Being a producer is about being a little bit of reckless, and a lot bit of graceful. It’s busy, and then slow. It’s boring, then exhilarating. And like any job, it has it’s ups and downs.

The cool thing about any job in any field is that when it comes down to it, we all essentially have the same goal: to get the job done. Being a producer taught me about the ins and outs of filmmaking and business, but it also taught me about life and professionalism on a larger and more universal scale. Here are some things I learned along the way.

1. Your first option should never be your only option.

2. Your first option is often not your best option.

3. Never be afraid to ask. Just spit it out. Ask ask ask, or you will never know.

4. People are more kind and willing to give than you realize.

5. People are also hard to deal with.*

6. Negotiate. Everything is a balance.

7. Risk is a wonderful, terrifying, very important thing. Befriend it.

8. (See 7) Realize that when you take risks, shit will most definitely hit the fan. Know that in advance. Be okay with it. Prepare for any and every outcome. Handle with grace and care.

9. Often, things don’t go as planned.

10. (See 9) Often, it’s a blessing in disguise.

11. Rely on your team. They are your allies, your bloodline, your heartbeat, your everything.

12. Know you can’t do it alone.

13. Know you will have to do some things alone.

14. Dance parties are important. (Especially in parking lots at 3am)

15. A team that bonds together is a team that stays together.

16. Learn how individuals on your team react and respond. Tailor the delivery of your compliments and critiques to each person. Think about how your words will best be received.

17. You don’t have to be an asshole to get things done.

18. If you don’t like something, say so.

19. If you do like something, say so.

20. Days and nights will get long. People will get tired. People will be stressed. Things will be said. Feelings will get hurt.

21. “Don’t take it personal” is easier said than done. But really—don’t take it personal. You can’t afford to. There is no time to sit and toil over it. Keep moving.

22. Don’t just communicate, communicate well. Be clear. Be concise. Be transparent. With everyone. Always.

23. Sometimes you will feel useless. And it’s not anyone else’s job to make you feel otherwise, which sucks. What you choose to do about it is up to you.

24. Starting early is never early enough. Start earlier.

25. You will probably cry.

26. You will definitely laugh.

27. You will definitely eat a lot of food. And consume more sugar than you ever thought you would, or could.

28. But don’t chug two Coca-colas back to back after 1am. Seriously.

29. No one wants to be the one to crack down, but someone has to be the one to crack down, and when you are the one to crack down, people will get upset. You have to learn how to get over that super quick. 

30. You will mess up. 

31. (See 30) Sometimes you can fix it. Sometimes you can’t.*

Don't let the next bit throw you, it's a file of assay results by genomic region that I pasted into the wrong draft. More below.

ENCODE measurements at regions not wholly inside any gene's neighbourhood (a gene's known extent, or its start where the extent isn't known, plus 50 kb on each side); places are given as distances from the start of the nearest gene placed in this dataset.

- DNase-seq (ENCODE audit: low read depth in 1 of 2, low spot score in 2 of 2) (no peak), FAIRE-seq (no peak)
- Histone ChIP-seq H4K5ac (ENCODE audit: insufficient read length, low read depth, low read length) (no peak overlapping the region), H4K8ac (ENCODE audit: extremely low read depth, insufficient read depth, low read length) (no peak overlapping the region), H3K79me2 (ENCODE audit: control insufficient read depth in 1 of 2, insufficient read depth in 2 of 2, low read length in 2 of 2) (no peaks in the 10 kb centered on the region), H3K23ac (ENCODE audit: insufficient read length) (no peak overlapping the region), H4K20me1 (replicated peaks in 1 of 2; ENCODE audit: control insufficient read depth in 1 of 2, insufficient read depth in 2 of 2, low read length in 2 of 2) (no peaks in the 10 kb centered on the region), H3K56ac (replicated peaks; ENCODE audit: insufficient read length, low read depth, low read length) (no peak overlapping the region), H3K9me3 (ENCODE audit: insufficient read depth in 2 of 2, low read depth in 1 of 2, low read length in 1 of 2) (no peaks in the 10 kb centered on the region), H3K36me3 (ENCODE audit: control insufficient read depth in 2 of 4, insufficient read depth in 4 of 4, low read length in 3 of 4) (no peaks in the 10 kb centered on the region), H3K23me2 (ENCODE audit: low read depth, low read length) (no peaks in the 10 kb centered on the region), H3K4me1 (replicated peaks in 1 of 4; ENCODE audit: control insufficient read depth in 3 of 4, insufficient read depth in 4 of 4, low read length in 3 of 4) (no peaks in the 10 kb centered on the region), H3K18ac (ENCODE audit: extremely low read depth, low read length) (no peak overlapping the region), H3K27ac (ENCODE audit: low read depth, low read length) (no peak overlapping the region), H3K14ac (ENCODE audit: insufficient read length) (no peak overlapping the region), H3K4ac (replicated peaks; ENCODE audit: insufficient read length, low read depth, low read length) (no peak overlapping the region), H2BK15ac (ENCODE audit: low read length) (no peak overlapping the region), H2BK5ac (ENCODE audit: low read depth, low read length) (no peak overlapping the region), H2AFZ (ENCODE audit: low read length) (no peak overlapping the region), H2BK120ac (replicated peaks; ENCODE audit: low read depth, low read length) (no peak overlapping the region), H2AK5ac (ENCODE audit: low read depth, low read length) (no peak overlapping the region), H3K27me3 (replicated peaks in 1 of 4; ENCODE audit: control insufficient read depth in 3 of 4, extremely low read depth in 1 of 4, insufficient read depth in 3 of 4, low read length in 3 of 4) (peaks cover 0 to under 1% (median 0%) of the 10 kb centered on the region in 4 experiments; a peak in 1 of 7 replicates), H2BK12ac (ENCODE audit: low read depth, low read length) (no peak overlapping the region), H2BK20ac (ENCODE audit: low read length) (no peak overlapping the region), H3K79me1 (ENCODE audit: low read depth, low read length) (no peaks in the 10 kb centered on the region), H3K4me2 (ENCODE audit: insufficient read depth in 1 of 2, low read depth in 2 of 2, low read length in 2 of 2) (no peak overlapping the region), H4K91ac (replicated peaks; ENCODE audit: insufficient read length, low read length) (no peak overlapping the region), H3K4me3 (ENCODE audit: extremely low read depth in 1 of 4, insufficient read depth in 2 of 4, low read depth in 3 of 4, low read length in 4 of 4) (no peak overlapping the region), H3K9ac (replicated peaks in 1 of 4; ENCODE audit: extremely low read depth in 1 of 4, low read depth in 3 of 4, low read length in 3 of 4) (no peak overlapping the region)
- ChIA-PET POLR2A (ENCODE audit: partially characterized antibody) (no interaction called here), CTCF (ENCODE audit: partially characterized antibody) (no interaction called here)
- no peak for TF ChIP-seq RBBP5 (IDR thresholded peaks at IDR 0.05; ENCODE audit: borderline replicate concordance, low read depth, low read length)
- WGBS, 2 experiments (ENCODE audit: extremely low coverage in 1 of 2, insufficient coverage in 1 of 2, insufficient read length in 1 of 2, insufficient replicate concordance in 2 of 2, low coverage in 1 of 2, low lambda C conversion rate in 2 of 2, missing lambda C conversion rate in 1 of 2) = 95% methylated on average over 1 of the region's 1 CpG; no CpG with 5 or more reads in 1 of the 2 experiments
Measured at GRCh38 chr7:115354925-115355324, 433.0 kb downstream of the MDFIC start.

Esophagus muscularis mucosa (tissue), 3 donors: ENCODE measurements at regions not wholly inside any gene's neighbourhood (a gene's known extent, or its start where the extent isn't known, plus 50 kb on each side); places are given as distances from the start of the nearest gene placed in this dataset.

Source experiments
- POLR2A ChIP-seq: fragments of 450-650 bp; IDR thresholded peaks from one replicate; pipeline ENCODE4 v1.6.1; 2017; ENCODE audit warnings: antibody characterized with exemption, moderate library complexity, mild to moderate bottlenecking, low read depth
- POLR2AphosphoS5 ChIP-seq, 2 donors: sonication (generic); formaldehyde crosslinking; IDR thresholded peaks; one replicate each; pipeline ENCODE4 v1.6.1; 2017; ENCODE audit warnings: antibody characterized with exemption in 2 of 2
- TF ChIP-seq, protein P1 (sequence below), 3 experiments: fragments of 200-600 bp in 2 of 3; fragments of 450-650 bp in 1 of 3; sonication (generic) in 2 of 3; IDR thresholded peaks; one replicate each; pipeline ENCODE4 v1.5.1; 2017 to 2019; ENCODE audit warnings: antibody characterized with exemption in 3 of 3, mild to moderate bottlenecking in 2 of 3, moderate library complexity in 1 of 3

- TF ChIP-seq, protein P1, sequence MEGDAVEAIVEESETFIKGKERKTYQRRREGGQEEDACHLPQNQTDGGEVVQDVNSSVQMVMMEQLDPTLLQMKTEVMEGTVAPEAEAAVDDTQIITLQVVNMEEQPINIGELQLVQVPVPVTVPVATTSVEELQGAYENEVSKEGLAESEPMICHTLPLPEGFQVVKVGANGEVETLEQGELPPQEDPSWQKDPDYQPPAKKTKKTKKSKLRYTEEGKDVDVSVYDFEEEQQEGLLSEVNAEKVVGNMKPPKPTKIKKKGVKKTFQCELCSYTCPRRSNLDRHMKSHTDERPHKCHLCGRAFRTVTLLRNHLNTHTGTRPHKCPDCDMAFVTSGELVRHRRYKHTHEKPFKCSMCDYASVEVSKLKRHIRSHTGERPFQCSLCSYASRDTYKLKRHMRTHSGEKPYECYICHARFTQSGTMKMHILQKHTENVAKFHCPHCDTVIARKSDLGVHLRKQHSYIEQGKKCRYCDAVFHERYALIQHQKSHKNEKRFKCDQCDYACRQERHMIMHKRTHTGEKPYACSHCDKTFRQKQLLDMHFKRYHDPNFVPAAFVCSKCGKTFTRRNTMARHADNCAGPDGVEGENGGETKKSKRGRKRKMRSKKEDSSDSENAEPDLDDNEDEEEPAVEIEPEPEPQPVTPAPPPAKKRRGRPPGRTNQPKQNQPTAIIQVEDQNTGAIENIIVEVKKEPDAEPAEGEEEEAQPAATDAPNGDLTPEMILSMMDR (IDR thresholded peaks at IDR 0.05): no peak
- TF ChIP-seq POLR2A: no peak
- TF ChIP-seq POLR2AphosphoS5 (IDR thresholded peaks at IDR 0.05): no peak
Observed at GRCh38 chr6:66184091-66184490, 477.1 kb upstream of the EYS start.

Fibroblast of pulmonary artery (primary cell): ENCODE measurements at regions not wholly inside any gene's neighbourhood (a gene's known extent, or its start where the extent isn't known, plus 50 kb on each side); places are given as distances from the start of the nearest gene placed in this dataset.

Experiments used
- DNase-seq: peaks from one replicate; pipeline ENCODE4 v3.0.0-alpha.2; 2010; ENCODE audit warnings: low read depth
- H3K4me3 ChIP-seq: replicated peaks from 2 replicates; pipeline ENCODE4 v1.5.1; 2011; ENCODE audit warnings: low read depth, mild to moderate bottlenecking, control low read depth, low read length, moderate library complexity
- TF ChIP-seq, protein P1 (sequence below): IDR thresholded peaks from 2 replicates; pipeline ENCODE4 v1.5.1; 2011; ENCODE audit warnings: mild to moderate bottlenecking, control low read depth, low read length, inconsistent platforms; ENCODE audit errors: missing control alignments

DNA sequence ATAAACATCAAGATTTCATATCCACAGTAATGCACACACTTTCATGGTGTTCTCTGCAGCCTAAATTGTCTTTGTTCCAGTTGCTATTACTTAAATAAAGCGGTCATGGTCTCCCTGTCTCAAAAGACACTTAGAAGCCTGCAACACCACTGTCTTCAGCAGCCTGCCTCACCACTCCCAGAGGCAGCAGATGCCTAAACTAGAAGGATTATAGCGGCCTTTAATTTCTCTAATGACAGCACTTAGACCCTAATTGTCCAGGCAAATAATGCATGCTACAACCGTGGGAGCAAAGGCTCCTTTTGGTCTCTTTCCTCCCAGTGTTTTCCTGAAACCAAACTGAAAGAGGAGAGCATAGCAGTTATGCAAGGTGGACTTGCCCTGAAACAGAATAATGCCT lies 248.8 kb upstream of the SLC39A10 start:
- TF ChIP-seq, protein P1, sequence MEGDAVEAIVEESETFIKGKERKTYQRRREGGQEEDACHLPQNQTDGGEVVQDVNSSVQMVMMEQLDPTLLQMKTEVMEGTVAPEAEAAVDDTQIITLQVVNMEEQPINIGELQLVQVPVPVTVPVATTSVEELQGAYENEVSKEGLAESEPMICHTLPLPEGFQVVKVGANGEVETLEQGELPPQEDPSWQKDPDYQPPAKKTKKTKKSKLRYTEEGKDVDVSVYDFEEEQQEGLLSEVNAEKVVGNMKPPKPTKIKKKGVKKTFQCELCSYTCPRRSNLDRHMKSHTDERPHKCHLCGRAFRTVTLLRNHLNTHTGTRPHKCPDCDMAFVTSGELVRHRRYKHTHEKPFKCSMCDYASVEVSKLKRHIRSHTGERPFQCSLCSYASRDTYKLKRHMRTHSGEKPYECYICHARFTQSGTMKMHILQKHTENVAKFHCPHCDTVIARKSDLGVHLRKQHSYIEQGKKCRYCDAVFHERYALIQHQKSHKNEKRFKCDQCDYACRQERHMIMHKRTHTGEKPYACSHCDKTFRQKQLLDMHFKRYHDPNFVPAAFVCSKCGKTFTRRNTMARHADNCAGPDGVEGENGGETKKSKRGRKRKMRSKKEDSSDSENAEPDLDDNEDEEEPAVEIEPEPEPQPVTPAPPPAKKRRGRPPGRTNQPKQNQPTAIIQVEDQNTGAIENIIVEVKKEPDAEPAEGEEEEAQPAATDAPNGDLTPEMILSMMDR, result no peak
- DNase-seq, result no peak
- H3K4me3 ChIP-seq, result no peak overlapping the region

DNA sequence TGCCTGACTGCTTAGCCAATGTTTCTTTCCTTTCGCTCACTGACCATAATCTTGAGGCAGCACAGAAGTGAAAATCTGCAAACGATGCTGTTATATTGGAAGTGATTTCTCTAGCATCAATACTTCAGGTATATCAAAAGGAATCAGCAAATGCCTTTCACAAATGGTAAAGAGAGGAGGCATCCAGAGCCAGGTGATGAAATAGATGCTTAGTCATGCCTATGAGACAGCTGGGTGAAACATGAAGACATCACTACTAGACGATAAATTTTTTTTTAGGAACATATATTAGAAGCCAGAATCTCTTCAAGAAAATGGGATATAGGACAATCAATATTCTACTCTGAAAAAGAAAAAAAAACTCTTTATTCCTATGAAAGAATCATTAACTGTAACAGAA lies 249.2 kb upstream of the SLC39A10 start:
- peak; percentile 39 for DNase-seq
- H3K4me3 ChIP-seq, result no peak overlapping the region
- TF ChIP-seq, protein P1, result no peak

32. (See 31) It will feel like it’s the end of the world, but it’s not. I promise.

33. When you are forced to choose between your pride or the project—choose your project. Always. 

34. Things will get broken, both literally and figuratively. Your job is to put the pieces together, but know that sometimes you will have to pick the pieces up, too.

35. Prioritize the right things. Think smart. Work smart.

36. If you come to the table with a problem, don’t forget to bring a solution.

37. Always, always, always give thanks, appreciation, and love. Constantly, genuinely, and graciously.

*Take tylenol as necessary. Or a shot of whiskey.

As a person who fell in love with filmmaking after making Youtube videos at a young age, I am used to having creative control. I have always been the one to conceive the idea, execute the idea, and edit the idea. But to step back and orchestrate a team was different. I had to trust that my team could do the job and carry out the vision. And they did.

Making a student film while juggling the actual task of being an student, an employee, and a real life semi-functioning human being with social and physical needs is hard. Creative work is draining, but rewarding and beautiful, and that’s why we do it. Having a big vision is a big task. It’s not easy. It’s not predictable. I was not perfect. I did good. I did bad. I messed up along way. But that’s the extraordinary part about this and about life. You learn as you go, and put the lessons learned under your belt for next time.

Sources: http://creativeskillset.org/job_roles_and_stories/job_roles/757_producer

YOURSTRULYMIA

This post is dedicated to my incredible, wonderful, and hilarious team members of Track 02 productions. Becca, Wells, and Tyler—I love you!

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Professional & Career

From One Intern to Another: How to get the best out of your internship